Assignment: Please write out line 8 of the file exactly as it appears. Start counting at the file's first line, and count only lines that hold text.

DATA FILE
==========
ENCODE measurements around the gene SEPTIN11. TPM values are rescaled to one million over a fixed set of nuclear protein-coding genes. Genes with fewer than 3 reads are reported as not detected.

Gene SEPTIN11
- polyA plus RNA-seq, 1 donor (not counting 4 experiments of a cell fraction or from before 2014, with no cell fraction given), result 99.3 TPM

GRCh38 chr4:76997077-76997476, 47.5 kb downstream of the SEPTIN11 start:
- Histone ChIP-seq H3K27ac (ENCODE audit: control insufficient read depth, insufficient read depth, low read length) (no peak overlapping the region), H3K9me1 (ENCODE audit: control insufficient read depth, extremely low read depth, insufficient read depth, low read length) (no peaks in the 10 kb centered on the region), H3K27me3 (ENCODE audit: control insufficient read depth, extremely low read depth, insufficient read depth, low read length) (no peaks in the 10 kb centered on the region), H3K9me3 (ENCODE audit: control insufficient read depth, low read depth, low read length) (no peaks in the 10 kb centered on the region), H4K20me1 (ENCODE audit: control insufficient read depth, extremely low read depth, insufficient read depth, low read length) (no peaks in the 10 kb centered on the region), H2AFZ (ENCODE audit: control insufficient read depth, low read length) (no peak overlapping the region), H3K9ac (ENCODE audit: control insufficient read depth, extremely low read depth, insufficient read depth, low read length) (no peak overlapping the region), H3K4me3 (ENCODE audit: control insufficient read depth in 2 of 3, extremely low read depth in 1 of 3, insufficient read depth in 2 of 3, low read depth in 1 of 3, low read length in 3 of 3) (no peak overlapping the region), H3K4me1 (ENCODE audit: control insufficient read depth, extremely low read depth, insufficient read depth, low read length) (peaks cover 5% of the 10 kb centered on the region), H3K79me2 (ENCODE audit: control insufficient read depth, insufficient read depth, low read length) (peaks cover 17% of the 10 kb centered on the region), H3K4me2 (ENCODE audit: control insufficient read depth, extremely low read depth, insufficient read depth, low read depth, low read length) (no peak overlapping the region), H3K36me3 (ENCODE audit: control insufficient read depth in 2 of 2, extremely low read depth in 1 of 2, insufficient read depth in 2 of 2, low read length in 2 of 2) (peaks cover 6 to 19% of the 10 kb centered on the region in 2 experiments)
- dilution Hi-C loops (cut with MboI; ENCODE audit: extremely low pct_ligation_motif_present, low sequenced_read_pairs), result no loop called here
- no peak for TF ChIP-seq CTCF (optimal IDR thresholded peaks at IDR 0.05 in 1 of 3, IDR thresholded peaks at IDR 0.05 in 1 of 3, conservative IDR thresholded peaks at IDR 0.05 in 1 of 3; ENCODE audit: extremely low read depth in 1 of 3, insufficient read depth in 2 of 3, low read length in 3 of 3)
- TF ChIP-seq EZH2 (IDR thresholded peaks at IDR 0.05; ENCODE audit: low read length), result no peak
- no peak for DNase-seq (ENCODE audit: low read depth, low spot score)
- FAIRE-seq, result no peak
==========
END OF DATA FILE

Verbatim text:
- TF ChIP-seq EZH2 (IDR thresholded peaks at IDR 0.05; ENCODE audit: low read length), result no peak